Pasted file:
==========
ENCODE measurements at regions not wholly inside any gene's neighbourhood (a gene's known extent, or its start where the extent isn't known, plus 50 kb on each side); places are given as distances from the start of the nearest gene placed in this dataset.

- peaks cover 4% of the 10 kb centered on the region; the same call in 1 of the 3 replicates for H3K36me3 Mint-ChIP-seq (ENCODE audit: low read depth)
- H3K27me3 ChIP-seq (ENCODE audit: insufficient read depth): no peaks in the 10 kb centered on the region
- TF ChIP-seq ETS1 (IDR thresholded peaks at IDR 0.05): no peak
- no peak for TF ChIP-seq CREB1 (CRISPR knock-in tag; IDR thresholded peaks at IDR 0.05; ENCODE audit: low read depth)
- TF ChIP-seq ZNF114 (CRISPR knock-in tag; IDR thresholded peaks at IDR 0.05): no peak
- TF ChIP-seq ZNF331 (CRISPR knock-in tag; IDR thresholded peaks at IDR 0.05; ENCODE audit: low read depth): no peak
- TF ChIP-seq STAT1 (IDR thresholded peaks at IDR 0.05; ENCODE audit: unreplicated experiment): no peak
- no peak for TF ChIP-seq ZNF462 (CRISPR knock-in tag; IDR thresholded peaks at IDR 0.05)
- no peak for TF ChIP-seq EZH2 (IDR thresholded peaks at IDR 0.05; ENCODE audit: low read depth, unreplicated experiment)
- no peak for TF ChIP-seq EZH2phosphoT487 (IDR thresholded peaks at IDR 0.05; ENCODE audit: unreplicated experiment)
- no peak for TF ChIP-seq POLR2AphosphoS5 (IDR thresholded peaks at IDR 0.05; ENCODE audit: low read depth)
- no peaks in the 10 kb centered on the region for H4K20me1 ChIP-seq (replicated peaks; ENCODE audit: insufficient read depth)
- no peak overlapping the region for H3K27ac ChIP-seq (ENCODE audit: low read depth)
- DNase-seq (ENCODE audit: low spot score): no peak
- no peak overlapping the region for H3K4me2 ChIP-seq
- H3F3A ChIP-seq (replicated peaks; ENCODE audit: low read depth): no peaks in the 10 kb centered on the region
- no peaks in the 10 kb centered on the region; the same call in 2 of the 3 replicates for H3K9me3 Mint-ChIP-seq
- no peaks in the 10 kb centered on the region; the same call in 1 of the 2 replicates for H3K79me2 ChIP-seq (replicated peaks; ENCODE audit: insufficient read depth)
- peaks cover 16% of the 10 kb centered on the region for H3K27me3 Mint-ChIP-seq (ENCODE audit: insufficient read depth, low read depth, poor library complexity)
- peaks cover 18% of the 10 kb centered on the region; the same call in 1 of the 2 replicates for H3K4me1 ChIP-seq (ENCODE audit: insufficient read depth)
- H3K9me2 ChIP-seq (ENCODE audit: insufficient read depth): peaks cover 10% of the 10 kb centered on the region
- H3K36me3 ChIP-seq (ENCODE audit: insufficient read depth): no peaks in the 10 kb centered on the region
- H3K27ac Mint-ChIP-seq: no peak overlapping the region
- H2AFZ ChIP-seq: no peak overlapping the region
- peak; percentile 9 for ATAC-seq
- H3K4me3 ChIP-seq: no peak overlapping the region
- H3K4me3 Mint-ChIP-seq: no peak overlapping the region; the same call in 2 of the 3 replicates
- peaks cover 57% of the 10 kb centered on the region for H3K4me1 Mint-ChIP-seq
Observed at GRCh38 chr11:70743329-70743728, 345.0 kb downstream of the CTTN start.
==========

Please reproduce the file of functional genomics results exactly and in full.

ENCODE measurements at regions not wholly inside any gene's neighbourhood (a gene's known extent, or its start where the extent isn't known, plus 50 kb on each side); places are given as distances from the start of the nearest gene placed in this dataset.

- peaks cover 4% of the 10 kb centered on the region; the same call in 1 of the 3 replicates for H3K36me3 Mint-ChIP-seq (ENCODE audit: low read depth)
- H3K27me3 ChIP-seq (ENCODE audit: insufficient read depth): no peaks in the 10 kb centered on the region
- TF ChIP-seq ETS1 (IDR thresholded peaks at IDR 0.05): no peak
- no peak for TF ChIP-seq CREB1 (CRISPR knock-in tag; IDR thresholded peaks at IDR 0.05; ENCODE audit: low read depth)
- TF ChIP-seq ZNF114 (CRISPR knock-in tag; IDR thresholded peaks at IDR 0.05): no peak
- TF ChIP-seq ZNF331 (CRISPR knock-in tag; IDR thresholded peaks at IDR 0.05; ENCODE audit: low read depth): no peak
- TF ChIP-seq STAT1 (IDR thresholded peaks at IDR 0.05; ENCODE audit: unreplicated experiment): no peak
- no peak for TF ChIP-seq ZNF462 (CRISPR knock-in tag; IDR thresholded peaks at IDR 0.05)
- no peak for TF ChIP-seq EZH2 (IDR thresholded peaks at IDR 0.05; ENCODE audit: low read depth, unreplicated experiment)
- no peak for TF ChIP-seq EZH2phosphoT487 (IDR thresholded peaks at IDR 0.05; ENCODE audit: unreplicated experiment)
- no peak for TF ChIP-seq POLR2AphosphoS5 (IDR thresholded peaks at IDR 0.05; ENCODE audit: low read depth)
- no peaks in the 10 kb centered on the region for H4K20me1 ChIP-seq (replicated peaks; ENCODE audit: insufficient read depth)
- no peak overlapping the region for H3K27ac ChIP-seq (ENCODE audit: low read depth)
- DNase-seq (ENCODE audit: low spot score): no peak
- no peak overlapping the region for H3K4me2 ChIP-seq
- H3F3A ChIP-seq (replicated peaks; ENCODE audit: low read depth): no peaks in the 10 kb centered on the region
- no peaks in the 10 kb centered on the region; the same call in 2 of the 3 replicates for H3K9me3 Mint-ChIP-seq
- no peaks in the 10 kb centered on the region; the same call in 1 of the 2 replicates for H3K79me2 ChIP-seq (replicated peaks; ENCODE audit: insufficient read depth)
- peaks cover 16% of the 10 kb centered on the region for H3K27me3 Mint-ChIP-seq (ENCODE audit: insufficient read depth, low read depth, poor library complexity)
- peaks cover 18% of the 10 kb centered on the region; the same call in 1 of the 2 replicates for H3K4me1 ChIP-seq (ENCODE audit: insufficient read depth)
- H3K9me2 ChIP-seq (ENCODE audit: insufficient read depth): peaks cover 10% of the 10 kb centered on the region
- H3K36me3 ChIP-seq (ENCODE audit: insufficient read depth): no peaks in the 10 kb centered on the region
- H3K27ac Mint-ChIP-seq: no peak overlapping the region
- H2AFZ ChIP-seq: no peak overlapping the region
- peak; percentile 9 for ATAC-seq
- H3K4me3 ChIP-seq: no peak overlapping the region
- H3K4me3 Mint-ChIP-seq: no peak overlapping the region; the same call in 2 of the 3 replicates
- peaks cover 57% of the 10 kb centered on the region for H3K4me1 Mint-ChIP-seq
Observed at GRCh38 chr11:70743329-70743728, 345.0 kb downstream of the CTTN start.